I’ll tell you how it happens. They begin believing that they and they alone are God’s gift to mankind. They follow and debate the finer points of the law endlessly and punish those those who question them. They are above the law and should be patted on the back for their obedience and sacrifice. They have no compassion for the needs or rights of others.

The root of their dysfunction is pride. They feign humility and brag about their humility and generosity to others.

We see it today in larger worldwide ministries. Some, not all. When “I”, “me”, or :my ministry” is 1st, 3rd, and 5th words out of their mouths in every sentence, you can bet the staff under them dread every minute of it. Their way or the highway.

And of course it’s not solely large ministries. I recall visiting a church where the pastor was the only one teaching at every event. No one else was permitted to teach. The church’s website featured his book on every page. Control and pride. Sure, it was a snap judgement based on two or three visits, but those were clearly red flags to me. (Just checked, someone must have put a bug in his ear that his book was blocking ministry).

Now, we are all pilgrims at different stages on this journey of life.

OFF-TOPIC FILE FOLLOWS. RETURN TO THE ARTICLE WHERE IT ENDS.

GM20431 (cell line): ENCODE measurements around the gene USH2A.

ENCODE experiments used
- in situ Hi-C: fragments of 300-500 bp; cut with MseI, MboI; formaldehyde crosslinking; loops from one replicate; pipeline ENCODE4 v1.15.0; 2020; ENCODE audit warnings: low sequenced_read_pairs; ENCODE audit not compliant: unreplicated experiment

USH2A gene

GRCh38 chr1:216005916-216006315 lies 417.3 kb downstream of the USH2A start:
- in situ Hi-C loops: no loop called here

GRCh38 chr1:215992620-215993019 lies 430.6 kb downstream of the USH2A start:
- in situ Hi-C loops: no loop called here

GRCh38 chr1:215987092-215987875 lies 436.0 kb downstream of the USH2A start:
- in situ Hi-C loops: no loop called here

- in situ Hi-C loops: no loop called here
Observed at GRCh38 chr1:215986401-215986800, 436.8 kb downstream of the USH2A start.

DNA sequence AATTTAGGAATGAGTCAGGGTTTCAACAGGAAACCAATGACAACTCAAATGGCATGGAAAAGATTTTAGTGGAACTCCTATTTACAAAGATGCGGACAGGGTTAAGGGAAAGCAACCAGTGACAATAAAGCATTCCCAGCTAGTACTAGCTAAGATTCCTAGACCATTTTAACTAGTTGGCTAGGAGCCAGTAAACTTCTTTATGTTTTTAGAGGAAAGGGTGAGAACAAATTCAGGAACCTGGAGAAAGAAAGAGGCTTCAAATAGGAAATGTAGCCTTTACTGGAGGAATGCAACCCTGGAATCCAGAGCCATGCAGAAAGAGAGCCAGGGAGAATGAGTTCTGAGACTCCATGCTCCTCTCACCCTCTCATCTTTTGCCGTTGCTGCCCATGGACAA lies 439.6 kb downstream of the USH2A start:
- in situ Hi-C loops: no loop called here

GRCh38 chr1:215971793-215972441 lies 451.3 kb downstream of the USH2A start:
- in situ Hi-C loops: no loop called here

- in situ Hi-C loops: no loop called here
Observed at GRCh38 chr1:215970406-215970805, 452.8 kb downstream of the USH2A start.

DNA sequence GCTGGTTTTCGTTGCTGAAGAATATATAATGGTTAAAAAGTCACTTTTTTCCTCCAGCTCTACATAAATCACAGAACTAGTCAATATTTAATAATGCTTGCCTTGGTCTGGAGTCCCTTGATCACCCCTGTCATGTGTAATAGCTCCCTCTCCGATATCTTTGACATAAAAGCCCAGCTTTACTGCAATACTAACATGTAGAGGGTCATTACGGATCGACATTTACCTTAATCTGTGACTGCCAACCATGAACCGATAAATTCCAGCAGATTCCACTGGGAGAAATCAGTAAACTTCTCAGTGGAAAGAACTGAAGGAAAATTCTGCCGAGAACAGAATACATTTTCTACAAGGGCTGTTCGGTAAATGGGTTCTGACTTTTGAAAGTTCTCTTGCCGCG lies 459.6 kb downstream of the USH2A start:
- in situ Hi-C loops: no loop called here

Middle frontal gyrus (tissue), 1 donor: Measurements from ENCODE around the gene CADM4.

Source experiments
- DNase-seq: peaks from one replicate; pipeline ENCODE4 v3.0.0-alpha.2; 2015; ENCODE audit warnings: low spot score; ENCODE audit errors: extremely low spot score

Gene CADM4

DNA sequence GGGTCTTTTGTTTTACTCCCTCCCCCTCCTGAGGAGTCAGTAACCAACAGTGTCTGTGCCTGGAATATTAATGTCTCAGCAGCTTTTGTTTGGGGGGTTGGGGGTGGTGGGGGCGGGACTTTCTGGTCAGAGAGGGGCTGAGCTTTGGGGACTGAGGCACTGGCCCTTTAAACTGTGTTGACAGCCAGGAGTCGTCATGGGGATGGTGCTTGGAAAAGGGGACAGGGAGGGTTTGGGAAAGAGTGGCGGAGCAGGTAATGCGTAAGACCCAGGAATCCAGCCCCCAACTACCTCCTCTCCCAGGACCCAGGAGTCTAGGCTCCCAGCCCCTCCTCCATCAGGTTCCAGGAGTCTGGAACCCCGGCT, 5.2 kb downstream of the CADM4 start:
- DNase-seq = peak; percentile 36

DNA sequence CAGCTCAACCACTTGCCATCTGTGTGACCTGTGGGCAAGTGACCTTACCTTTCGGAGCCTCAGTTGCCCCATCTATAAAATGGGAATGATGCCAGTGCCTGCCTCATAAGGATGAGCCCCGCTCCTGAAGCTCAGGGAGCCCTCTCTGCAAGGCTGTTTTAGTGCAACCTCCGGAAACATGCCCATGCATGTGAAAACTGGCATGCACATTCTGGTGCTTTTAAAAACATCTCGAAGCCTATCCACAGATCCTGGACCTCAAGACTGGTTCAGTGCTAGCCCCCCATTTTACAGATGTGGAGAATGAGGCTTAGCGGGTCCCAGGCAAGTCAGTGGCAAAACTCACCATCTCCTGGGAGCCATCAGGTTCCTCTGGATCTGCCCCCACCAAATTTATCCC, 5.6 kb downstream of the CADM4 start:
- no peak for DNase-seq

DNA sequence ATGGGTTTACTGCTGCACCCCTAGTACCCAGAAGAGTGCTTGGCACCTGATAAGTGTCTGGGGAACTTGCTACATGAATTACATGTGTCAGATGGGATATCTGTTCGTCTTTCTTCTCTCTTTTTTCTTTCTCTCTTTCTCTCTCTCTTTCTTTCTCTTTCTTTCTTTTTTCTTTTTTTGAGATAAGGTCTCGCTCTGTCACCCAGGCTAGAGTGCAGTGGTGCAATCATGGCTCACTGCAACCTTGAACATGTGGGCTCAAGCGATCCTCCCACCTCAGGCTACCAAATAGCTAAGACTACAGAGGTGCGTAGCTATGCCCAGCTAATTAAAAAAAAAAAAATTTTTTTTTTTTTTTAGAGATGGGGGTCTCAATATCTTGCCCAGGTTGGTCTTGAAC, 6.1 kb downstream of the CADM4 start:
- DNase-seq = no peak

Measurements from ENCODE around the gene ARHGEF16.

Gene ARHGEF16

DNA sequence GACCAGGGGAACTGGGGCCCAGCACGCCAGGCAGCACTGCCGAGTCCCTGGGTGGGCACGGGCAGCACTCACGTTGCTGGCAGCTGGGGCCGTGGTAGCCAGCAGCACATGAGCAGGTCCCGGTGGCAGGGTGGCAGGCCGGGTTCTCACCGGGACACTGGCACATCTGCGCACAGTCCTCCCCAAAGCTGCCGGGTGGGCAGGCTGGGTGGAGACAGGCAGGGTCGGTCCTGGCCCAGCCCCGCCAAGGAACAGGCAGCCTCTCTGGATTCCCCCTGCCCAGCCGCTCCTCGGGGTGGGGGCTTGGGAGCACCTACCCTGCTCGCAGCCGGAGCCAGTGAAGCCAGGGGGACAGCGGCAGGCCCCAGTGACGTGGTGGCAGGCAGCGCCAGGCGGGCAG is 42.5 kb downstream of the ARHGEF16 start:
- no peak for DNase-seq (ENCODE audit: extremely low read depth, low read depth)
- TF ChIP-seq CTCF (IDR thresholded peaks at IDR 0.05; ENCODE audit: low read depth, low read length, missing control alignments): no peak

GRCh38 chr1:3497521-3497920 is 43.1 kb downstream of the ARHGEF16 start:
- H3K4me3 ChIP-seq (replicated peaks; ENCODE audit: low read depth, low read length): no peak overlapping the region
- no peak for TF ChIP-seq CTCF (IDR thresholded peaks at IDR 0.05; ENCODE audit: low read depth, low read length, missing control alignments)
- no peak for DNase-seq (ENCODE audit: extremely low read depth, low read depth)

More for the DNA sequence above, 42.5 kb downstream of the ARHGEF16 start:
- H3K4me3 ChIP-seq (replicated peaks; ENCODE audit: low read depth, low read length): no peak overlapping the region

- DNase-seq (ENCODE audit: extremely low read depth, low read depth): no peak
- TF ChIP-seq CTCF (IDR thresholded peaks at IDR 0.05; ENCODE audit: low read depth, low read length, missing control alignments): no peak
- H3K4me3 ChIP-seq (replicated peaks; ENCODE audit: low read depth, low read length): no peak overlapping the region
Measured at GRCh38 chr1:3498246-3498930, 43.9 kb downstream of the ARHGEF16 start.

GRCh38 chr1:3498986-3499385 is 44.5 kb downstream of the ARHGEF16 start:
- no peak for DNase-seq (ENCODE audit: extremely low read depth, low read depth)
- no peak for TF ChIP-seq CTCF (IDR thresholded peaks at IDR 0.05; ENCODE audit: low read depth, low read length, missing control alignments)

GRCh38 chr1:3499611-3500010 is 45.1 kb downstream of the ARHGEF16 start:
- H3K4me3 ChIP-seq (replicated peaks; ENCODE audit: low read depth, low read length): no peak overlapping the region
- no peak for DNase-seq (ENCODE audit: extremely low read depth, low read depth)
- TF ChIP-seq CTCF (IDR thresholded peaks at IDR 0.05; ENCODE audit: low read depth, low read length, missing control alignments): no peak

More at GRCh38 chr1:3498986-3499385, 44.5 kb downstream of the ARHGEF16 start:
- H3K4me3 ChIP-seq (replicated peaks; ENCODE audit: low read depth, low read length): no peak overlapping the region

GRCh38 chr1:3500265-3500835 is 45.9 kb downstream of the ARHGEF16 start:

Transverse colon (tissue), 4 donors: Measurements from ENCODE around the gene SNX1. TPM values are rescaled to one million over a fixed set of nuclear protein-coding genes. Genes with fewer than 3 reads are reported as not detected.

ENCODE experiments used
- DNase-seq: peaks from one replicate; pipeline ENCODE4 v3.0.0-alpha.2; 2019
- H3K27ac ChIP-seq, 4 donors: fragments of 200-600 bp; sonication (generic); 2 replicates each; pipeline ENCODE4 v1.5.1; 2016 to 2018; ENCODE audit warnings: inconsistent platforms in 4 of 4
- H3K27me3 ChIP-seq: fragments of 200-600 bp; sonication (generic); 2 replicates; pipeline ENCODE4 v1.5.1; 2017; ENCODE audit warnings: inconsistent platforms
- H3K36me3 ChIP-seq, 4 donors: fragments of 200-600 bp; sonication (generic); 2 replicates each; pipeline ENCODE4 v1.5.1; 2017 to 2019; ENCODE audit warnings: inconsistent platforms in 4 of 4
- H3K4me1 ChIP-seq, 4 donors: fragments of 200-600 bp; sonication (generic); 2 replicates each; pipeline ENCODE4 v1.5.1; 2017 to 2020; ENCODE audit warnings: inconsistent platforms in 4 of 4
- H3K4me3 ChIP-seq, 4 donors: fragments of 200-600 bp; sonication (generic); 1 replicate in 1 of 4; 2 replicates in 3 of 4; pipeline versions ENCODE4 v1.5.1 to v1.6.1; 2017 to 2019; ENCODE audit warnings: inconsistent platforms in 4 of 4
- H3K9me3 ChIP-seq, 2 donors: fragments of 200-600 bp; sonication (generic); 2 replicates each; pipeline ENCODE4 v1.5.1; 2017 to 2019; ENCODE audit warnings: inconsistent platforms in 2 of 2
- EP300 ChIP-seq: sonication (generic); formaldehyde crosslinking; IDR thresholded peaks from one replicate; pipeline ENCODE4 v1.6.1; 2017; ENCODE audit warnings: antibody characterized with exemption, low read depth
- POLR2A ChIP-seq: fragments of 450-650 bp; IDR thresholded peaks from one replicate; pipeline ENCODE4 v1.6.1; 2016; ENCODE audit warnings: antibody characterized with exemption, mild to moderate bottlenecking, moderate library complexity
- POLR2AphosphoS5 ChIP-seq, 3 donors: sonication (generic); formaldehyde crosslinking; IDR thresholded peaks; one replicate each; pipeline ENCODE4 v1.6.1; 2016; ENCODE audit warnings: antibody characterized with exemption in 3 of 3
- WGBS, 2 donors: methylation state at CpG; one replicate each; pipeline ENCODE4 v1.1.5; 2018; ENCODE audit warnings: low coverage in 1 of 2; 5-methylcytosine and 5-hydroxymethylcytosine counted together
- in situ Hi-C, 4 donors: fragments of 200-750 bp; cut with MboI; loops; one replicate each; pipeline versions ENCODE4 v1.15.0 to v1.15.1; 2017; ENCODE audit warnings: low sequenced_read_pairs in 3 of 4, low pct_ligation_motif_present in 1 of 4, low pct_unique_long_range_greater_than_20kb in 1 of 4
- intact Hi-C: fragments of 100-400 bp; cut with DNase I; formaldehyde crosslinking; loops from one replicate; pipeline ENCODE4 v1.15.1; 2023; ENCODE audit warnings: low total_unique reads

Is God working in those ministries? Probably.
Could He work more if they got out of the way? Absolutely.

Let’s bring it home. Could He work through us more if WE got out of the way?

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What’s He Doing Today?

When Jesus had finished saying all these things, he said to his disciples, 2 “As you know, the Passover is two days away—and the Son of Man will be handed over to be crucified.” Matthew 26:1-2

Jesus spoke these prophetic words, and life would get very real over the next few days. Had the disciples understood yet or where they – much like we would – still trying to piece it all together? They got glimpses, I believe, and then when it all started to occur, the big Aha! moment came. Still, they were enjoying the last few days of solitude before the storm came. In other words, the real learning was about to take place for the disciples.

We all have these moments where we learn but never quite understand until we’re in the midst of the flames, so to speak. Sometimes even then, we have to wait until the flames have died down before it dawns on us what happened.

If you’re still on this earth, God is still working in your life whether you want to acknowledge it or not. We often don’t like what He’s doing necessarily, but we all know that He does it for our own good.

What’s he doing in your life today?

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Hands and Heart for This World

31 “When the Son of Man comes in his glory, and all the angels with him, he will sit on his glorious throne. 32 All the nations will be gathered before him, and he will separate the people one from another as a shepherd separates the sheep from the goats. 33 He will put the sheep on his right and the goats on his left.